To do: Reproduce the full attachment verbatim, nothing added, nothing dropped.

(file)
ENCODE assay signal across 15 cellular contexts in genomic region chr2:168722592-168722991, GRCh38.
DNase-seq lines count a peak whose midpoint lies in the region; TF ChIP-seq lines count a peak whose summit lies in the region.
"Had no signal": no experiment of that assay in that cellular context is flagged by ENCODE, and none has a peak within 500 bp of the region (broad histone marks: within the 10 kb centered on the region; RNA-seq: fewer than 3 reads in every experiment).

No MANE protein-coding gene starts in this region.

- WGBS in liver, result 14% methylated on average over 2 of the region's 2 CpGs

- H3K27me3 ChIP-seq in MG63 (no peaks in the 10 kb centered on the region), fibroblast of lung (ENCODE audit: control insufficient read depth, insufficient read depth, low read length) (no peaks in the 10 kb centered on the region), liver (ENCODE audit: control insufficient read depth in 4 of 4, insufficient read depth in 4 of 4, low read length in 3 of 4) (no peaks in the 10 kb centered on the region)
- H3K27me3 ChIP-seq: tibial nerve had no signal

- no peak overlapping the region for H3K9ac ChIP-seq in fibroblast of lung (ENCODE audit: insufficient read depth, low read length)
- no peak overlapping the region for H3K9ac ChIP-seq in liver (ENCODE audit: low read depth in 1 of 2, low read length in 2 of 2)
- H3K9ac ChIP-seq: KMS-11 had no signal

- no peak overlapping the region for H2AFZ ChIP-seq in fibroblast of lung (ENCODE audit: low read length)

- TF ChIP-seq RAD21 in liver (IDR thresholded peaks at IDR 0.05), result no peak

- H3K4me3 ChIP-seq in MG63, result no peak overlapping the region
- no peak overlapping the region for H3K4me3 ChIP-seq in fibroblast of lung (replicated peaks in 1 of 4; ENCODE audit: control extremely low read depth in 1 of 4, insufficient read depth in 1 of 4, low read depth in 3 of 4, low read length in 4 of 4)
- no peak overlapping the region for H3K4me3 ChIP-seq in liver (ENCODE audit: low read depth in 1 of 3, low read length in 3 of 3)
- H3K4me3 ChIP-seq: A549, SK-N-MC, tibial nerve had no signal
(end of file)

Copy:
ENCODE assay signal across 15 cellular contexts in genomic region chr2:168722592-168722991, GRCh38.
DNase-seq lines count a peak whose midpoint lies in the region; TF ChIP-seq lines count a peak whose summit lies in the region.
"Had no signal": no experiment of that assay in that cellular context is flagged by ENCODE, and none has a peak within 500 bp of the region (broad histone marks: within the 10 kb centered on the region; RNA-seq: fewer than 3 reads in every experiment).

No MANE protein-coding gene starts in this region.

- WGBS in liver, result 14% methylated on average over 2 of the region's 2 CpGs

- H3K27me3 ChIP-seq in MG63 (no peaks in the 10 kb centered on the region), fibroblast of lung (ENCODE audit: control insufficient read depth, insufficient read depth, low read length) (no peaks in the 10 kb centered on the region), liver (ENCODE audit: control insufficient read depth in 4 of 4, insufficient read depth in 4 of 4, low read length in 3 of 4) (no peaks in the 10 kb centered on the region)
- H3K27me3 ChIP-seq: tibial nerve had no signal

- no peak overlapping the region for H3K9ac ChIP-seq in fibroblast of lung (ENCODE audit: insufficient read depth, low read length)
- no peak overlapping the region for H3K9ac ChIP-seq in liver (ENCODE audit: low read depth in 1 of 2, low read length in 2 of 2)
- H3K9ac ChIP-seq: KMS-11 had no signal

- no peak overlapping the region for H2AFZ ChIP-seq in fibroblast of lung (ENCODE audit: low read length)

- TF ChIP-seq RAD21 in liver (IDR thresholded peaks at IDR 0.05), result no peak

- H3K4me3 ChIP-seq in MG63, result no peak overlapping the region
- no peak overlapping the region for H3K4me3 ChIP-seq in fibroblast of lung (replicated peaks in 1 of 4; ENCODE audit: control extremely low read depth in 1 of 4, insufficient read depth in 1 of 4, low read depth in 3 of 4, low read length in 4 of 4)
- no peak overlapping the region for H3K4me3 ChIP-seq in liver (ENCODE audit: low read depth in 1 of 3, low read length in 3 of 3)
- H3K4me3 ChIP-seq: A549, SK-N-MC, tibial nerve had no signal